It's a cliche to say the more things change the more they stay the same, but that's exactly what happened at the most recent meeting of the Waukesha Common Council.
The council voted unanimously May 17 to modify the city's Downtown Integrated Street Master Plan to maintain Gaspar Street, which had been slated for a redesign under the plan, as a two-way road. The city originally planned to reconstruct the street as a one-way northbound road, which would have moved traffic toward Main Street from Broadway and South streets.
The city's plan commission previously recommended approval of the amendment after public outcry over the proposed redesigns prompted the city to scrap those ideas and leave the road as it is — with one exception.
Waukesha is still required to upgrade the Gaspar Street sidewalks to comply with the Americans with Disabilities Act, which specifies that sidewalks must be 41/2 feet wide. Under the two-way option, the terrace width will only be 51/2, leaving the city uncertain if there will be any room for new trees or extra streetscape amenities.
However, City Planner Maria Pandazi said at the meeting that the city will consider its options to enliven the sidewalk.
The redesign of Gaspar Street, a one block roadway from Main Street to Broadway, was part of the city's larger overhaul of downtown's roads and streetscapes that began in 2014.
There were three reconstruction proposals presented to the public: change Gaspar Street to a one-way street, preserve two-way traffic or create a pedestrian plaza.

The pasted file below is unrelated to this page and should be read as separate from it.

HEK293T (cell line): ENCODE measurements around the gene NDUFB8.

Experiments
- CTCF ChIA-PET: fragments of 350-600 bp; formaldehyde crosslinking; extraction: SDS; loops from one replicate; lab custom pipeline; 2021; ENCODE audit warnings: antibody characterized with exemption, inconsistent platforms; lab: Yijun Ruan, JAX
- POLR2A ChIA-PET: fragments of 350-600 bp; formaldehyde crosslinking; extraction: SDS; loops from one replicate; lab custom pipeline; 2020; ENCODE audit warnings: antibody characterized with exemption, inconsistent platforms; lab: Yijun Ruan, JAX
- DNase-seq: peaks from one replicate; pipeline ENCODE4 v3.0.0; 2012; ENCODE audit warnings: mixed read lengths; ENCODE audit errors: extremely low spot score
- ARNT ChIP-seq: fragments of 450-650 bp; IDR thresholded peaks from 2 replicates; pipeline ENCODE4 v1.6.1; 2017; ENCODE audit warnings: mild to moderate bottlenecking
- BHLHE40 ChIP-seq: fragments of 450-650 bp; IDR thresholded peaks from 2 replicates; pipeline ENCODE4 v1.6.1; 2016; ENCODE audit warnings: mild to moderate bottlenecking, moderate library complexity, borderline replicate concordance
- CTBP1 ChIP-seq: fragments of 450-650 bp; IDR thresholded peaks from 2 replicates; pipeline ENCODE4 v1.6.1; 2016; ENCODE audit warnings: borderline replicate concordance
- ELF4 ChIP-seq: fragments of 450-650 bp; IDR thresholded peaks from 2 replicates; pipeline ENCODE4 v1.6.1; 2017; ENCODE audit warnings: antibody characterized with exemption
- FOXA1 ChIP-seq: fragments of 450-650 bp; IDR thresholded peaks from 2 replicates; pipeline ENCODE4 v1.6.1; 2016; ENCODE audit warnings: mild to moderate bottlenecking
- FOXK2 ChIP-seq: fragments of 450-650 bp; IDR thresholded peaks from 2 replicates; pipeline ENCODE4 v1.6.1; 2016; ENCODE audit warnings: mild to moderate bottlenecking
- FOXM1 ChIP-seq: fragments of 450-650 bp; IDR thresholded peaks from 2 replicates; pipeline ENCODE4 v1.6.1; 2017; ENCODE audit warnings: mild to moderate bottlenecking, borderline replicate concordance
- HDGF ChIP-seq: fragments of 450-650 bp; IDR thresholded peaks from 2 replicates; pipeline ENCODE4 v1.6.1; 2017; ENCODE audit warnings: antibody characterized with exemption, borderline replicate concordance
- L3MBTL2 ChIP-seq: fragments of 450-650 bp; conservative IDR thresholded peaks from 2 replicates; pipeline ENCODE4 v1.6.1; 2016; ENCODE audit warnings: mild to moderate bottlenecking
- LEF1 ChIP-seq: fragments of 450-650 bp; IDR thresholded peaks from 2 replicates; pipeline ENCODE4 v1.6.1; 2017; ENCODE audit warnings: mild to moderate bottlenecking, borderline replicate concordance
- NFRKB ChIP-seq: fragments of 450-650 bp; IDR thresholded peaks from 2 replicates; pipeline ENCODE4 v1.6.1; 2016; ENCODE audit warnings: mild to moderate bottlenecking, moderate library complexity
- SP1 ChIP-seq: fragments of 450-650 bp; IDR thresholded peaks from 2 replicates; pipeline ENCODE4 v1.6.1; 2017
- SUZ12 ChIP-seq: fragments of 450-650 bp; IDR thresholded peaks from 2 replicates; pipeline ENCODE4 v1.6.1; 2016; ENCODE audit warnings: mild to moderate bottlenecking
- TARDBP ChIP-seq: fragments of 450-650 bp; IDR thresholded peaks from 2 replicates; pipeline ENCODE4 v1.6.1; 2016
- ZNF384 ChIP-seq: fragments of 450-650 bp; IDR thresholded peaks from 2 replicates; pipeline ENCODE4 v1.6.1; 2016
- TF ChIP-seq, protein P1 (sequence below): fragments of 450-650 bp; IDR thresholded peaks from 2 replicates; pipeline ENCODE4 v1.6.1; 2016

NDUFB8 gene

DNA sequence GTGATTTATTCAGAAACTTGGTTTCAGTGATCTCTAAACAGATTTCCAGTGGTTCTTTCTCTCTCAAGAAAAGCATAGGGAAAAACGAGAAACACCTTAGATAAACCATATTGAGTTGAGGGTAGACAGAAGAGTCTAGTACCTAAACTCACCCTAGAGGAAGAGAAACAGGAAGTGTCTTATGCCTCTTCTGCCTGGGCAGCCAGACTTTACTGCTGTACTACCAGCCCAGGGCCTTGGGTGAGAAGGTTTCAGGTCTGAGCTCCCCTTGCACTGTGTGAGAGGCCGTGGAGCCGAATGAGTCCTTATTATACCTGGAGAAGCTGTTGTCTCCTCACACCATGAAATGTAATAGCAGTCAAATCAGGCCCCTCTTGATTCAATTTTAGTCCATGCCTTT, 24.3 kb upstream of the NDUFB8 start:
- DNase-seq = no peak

Opposition to the one-way option was linked to the negative perception of one-way streets in downtown Waukesha, which was largely configured with single-direction streets when a replica spring house stood in the middle of the Five Points intersection. (A 1998 master plan for downtown recommended the elimination of those one-way streets.)
The plaza option met resistance out of concerns that it would impede traffic circulation, especially near the public parking structure on South Street, Pandazi said.
In response to that opposition, city staff decided to recommend maintaining Gaspar as a two-way street.
'Perhaps we can find other places downtown where we can create very meaningful gatherings,' Pandazi said.
The city is in the third of its seven-year road reconstruction project, and while the Gaspar redesign was not scheduled until 2020, the intersection of West Main and Gaspar was within the boundaries for this year's project. That's why a redesign was being discussed.
Months of construction closed traffic from West Broadway to Wisconsin Avenue in 2014, and last year the city overhauled West Main Street from Clinton Street to Wisconsin Avenue as well as Maple Avenue (from Main to Wisconsin).
This year construction has taken over West Main Street from Clinton all the way to Barstow Street. That project is scheduled to be completed by the end of July.